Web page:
Description

Sevoflurane is only found in individuals that have used or taken this drug. Sevoflurane (2,2,2-trifluoro-1-[trifluoromethyl]ethyl fluoromethyl ether), also called fluoromethyl, is a sweet-smelling, non-flammable, highly fluorinated methyl isopropyl ether used for induction and maintenance of general anesthesia. Together with desflurane, it is replacing isoflurane and halothane in modern anesthesiology. [Wikipedia] Sevoflurane induces a reduction in junctional conductance by decreasing gap junction channel opening times and increasing gap junction channel closing times. Sevoflurane also activates calcium dependent ATPase in the sarcoplasmic reticulum by increasing the fluidity of the lipid membrane. It also appears to bind the D subunit of ATP synthase and NADH dehydogenase and also binds to the GABA receptor, the large conductance Ca2+ activated potassium channel, the glutamate receptor, and the glycine receptor.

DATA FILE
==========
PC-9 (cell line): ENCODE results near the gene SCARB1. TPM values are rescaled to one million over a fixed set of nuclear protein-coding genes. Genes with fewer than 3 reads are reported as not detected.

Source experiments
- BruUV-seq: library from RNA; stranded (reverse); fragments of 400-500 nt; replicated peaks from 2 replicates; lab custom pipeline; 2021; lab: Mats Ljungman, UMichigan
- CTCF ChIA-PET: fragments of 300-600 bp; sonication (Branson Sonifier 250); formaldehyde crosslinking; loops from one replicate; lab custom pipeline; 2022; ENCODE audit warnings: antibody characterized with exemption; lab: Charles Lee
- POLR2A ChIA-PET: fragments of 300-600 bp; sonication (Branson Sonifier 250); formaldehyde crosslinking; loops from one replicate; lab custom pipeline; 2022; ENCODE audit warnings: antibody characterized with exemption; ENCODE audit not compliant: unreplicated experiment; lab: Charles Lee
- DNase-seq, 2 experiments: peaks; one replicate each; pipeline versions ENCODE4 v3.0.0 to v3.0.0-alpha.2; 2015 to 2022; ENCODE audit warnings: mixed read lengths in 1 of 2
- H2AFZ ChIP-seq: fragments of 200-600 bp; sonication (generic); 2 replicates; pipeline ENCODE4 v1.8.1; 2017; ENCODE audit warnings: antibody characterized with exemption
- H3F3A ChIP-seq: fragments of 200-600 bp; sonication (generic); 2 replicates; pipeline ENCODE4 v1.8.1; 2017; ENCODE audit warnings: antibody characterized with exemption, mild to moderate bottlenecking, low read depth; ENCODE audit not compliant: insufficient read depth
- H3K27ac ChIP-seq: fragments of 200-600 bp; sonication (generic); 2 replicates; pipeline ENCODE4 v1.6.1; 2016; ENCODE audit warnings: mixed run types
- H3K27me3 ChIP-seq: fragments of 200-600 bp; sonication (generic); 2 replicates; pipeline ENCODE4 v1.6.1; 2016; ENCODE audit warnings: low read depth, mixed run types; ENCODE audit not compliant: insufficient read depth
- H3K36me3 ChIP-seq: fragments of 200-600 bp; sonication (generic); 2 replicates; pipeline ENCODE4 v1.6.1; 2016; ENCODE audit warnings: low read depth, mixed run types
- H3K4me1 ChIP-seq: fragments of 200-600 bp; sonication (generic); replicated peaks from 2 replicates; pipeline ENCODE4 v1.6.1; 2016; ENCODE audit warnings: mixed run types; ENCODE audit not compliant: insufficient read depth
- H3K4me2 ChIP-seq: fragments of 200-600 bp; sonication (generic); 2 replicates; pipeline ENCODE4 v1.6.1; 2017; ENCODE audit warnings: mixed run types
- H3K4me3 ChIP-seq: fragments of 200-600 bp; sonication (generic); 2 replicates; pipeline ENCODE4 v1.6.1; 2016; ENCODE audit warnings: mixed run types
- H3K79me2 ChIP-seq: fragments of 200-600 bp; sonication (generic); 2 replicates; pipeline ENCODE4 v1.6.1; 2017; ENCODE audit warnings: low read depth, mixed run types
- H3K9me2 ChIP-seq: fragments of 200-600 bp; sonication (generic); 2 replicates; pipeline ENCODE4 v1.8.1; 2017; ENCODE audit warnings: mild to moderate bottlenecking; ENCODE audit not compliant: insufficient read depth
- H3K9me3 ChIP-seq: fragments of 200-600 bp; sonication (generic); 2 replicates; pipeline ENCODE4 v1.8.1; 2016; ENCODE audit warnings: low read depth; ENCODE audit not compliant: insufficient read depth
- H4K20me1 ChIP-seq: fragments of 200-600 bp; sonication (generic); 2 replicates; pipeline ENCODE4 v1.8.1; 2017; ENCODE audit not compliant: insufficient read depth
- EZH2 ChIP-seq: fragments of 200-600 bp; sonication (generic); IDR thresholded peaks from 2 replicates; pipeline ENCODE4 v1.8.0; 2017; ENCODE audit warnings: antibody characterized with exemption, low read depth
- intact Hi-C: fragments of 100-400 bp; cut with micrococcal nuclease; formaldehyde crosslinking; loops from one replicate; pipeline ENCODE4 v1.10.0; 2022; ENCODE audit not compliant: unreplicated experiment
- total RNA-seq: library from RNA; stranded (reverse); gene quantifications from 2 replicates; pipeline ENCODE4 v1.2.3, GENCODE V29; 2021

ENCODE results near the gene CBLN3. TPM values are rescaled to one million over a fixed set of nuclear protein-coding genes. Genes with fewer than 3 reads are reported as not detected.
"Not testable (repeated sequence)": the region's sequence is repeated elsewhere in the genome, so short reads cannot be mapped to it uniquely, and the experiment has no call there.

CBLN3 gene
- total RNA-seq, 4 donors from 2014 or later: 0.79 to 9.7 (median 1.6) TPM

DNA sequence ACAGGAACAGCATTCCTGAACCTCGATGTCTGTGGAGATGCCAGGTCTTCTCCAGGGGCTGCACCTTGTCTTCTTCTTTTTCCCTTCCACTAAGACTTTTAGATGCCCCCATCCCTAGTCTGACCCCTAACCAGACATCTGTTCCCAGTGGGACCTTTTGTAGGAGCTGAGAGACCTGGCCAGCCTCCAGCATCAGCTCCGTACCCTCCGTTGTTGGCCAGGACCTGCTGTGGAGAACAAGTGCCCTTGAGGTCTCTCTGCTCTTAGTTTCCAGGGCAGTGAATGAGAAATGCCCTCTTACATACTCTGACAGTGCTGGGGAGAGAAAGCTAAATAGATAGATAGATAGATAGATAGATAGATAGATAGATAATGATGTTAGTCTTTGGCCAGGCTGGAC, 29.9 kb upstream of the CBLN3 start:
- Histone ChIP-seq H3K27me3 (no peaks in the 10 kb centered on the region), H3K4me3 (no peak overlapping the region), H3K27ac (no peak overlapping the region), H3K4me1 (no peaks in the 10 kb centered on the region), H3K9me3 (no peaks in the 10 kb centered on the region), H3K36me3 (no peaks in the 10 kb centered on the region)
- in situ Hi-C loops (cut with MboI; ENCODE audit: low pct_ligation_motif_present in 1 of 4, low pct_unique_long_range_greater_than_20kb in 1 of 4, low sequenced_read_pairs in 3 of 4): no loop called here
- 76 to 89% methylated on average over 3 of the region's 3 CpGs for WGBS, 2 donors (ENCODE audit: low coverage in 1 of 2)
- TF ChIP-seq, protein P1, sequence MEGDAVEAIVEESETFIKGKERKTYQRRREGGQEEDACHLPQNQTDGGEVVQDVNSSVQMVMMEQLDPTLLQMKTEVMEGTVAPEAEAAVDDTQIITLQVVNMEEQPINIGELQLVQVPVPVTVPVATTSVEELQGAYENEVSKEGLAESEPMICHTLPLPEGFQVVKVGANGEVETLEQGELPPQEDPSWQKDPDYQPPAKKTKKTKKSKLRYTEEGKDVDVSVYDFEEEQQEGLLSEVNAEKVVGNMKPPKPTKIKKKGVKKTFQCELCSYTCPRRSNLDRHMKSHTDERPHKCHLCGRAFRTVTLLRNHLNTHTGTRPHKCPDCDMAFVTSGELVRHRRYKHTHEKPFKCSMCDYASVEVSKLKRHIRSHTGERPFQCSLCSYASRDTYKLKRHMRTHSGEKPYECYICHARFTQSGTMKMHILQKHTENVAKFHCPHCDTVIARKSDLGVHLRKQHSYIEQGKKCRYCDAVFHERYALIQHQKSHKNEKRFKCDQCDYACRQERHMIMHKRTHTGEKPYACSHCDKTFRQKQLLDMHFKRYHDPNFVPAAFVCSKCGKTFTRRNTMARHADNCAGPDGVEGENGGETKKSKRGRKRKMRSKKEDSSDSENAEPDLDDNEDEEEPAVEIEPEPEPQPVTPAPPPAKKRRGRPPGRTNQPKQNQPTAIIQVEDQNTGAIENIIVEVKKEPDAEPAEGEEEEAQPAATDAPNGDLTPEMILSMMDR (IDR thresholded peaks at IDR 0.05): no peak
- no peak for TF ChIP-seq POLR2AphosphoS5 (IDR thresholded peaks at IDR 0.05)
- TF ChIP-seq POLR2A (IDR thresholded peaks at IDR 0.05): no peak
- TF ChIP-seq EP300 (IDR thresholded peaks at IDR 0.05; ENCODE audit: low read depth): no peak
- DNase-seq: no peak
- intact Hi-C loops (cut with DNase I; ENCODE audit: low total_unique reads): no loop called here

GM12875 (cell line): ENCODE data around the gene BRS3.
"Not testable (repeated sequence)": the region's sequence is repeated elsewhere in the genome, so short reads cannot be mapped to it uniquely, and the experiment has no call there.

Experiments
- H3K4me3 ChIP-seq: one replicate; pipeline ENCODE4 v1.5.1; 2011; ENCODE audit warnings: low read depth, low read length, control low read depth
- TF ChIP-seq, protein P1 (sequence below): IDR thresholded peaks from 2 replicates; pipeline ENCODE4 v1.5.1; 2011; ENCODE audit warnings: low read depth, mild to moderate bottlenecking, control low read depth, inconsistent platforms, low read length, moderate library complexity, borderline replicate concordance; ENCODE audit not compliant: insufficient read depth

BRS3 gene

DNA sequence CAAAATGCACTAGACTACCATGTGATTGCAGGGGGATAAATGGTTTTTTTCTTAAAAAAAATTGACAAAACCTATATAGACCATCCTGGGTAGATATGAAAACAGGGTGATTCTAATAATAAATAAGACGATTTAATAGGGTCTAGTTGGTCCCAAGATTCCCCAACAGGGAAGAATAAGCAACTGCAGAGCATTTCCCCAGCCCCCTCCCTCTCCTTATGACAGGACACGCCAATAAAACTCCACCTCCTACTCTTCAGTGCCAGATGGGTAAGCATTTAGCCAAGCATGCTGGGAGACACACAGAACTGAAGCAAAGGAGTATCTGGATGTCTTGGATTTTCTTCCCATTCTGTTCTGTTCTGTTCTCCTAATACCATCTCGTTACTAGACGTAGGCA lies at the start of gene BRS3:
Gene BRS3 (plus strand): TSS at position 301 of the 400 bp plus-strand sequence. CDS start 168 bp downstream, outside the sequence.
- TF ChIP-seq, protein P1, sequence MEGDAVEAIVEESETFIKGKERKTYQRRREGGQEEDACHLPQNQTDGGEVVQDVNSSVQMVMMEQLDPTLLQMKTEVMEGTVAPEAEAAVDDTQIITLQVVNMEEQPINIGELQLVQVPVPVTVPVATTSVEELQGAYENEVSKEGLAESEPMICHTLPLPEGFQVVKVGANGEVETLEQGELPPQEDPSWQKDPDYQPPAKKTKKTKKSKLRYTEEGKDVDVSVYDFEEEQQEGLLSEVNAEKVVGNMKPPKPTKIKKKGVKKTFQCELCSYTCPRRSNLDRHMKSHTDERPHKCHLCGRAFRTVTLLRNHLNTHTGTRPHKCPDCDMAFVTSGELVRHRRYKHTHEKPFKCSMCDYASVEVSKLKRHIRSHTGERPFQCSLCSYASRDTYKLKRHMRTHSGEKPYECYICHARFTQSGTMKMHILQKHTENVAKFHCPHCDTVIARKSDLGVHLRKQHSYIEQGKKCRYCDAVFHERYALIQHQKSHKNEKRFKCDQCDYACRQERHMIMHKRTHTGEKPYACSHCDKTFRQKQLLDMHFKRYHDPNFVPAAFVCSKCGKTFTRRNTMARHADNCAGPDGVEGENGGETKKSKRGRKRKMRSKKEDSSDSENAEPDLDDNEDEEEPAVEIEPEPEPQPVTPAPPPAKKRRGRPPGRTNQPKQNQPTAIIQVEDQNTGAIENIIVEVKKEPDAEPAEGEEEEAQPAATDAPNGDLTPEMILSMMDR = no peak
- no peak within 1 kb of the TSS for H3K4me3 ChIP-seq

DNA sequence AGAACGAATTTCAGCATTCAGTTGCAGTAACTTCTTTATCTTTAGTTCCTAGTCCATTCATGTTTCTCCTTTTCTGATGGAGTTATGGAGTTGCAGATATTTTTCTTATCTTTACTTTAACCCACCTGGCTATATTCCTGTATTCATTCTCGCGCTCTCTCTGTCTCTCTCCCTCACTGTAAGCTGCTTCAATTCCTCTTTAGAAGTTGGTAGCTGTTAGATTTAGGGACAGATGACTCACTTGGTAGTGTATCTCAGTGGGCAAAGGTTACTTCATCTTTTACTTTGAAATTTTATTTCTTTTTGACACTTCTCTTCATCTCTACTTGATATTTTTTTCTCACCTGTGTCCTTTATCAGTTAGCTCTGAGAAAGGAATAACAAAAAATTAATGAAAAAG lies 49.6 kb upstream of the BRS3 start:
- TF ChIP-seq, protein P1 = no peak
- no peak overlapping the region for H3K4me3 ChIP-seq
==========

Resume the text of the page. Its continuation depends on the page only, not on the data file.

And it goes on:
Top Gene Interactions

Related Pathways

General Information

Toxicity

Mechanism of Action

Sevoflurane Interacts with Diseases

Sevoflurane Interacts with Genes